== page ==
Building on Novak Djokovic’s record of seven year-end No. 1s with Pepperstone’s 237-week consecutive No. 1 finishes, many ATP Tour stars break records at the top of the ATP Pepperstone rankings.
ATPour.com continues to celebrate the 50th anniversary of the Pepperstone ATP Rankings by offering a look at the world’s No. 1 achievement in history.
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Image credit: Getty Images/ATP Tour
Year End 1st ATP Presented by Pepperstone
Novak Djokovic made history on November 6, 2021, when he earned his seventh annual No. 1 ranking at Pepperstone, smashing the record he previously shared with Pete Sampras Djokovic, who finished the season at the top of the tennis courts. For the first time in 2011, he lifted at least one major every year in which he was a year-end No. 1 (i.e. 2011-12, ’14-15, ’18 and ’20).
“Proud and very happy. Obviously, that was one of the biggest goals and always one of the biggest. Try to be No. 1 and finish the season No. 1,” Djokovic said at the time. “Breaking this record for the seventh time and surpassing my idol and childhood role model Pete. It’s unbelievable. very grateful Very happy to be in this position.”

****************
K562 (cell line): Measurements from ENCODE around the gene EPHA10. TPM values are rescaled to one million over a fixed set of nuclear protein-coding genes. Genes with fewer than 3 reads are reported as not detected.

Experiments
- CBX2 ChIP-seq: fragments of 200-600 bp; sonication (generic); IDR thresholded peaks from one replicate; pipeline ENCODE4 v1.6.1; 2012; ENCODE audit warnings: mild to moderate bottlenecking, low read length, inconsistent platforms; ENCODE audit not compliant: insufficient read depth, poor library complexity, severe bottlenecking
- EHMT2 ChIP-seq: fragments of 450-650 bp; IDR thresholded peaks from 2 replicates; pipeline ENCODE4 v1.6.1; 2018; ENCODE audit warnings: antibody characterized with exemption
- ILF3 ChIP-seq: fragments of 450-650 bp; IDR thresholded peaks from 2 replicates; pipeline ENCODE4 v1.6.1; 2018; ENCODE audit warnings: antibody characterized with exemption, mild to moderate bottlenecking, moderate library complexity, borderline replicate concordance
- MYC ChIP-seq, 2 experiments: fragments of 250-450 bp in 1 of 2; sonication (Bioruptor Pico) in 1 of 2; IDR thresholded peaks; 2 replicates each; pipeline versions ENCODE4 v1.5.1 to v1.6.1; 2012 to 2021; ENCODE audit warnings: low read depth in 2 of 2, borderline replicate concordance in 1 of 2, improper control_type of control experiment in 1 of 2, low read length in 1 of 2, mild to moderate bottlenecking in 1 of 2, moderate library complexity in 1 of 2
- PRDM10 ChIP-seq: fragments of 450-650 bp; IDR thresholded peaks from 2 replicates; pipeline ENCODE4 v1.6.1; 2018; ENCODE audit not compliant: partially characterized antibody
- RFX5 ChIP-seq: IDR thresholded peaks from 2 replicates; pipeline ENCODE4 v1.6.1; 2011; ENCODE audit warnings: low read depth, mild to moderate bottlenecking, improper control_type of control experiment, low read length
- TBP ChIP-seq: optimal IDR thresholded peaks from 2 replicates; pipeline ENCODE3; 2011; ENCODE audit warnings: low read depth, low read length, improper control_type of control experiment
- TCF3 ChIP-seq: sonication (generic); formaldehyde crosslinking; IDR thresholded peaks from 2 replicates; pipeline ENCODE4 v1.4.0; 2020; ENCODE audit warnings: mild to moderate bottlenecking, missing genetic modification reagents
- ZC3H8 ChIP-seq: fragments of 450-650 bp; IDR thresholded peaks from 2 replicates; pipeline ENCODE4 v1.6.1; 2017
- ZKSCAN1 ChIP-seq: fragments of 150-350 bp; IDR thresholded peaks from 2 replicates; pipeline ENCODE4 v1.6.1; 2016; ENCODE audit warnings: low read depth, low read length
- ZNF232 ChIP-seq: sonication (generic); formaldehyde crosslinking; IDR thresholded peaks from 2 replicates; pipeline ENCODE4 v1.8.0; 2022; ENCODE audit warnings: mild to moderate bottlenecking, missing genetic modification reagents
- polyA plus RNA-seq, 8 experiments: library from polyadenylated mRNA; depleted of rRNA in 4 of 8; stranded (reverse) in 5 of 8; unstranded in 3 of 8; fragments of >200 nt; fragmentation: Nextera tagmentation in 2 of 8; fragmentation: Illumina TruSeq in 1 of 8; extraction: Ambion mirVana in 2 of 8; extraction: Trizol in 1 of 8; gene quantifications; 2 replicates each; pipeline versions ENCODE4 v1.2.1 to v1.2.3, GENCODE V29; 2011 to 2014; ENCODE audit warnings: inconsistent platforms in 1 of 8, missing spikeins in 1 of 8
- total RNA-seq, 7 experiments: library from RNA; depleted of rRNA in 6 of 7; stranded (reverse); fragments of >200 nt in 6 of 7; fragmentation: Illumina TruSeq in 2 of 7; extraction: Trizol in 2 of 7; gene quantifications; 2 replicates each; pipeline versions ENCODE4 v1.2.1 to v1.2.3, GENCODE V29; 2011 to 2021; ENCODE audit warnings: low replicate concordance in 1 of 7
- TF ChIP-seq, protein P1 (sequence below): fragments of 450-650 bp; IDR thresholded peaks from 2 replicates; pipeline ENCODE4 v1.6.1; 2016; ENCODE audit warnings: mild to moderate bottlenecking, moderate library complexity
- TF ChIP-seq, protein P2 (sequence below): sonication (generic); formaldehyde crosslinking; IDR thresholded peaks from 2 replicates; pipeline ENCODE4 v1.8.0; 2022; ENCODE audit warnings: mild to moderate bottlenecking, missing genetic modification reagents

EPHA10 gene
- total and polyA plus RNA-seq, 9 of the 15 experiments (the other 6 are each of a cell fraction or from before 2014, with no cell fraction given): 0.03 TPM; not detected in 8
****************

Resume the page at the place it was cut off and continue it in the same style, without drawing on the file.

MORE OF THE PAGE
The lowest point he dropped since first reaching No. 1 was in May 2018, when he dropped to No. 22, spending a total of six weeks outside the top 20. The Serb, who missed the second half of the 2017 season with a ligament injury. Elbow, who went 6-6 in the first five months of the 2018 season, though he ended the year strong with four tour-level championships. including Grand Slam titles at Wimbledon and the US Open As a result, he finished the year ranked No. 1 for the fifth time.
Djokovic’s most successful season came in 2015 when he went 82-6. The Serbian rider won the Australian Open, Wimbledon and US Open that year and reached the Roland Garros final. He has also won six ATP Masters 1000 crowns and a Nitto ATP Finals title in 2015.
While Djokovic holds the ATP record for completing seven year-end No. 1s, Sampras remains the only player in Pepperstone ATP Rankings history to hold six consecutive year-end No. 1s.
After Sampras took his first year-end No. 1 in 1993, Jimmy Connors’ five consecutive year-end No. 1 stints between 1974 and 1978 left starving Americans in the 1990s aiming to finish in the top spot. 1 At the end of the sixth consecutive year in 1998, Sampras was seriously challenged for the top spot. He added six tournaments – Basel, Vienna, Lyon, Stuttgart, Paris and Stockholm – to the schedule between the US Open and the ATP Tour World Championships. [now named Nitto ATP Finals] To finish the year-end No. 1, his closest challenger, Marcelo Rios, who spent six weeks at the summit earlier in the year, also traveled from Munich, Singapore and Santiago before flying back to Europe in Search for ranking points.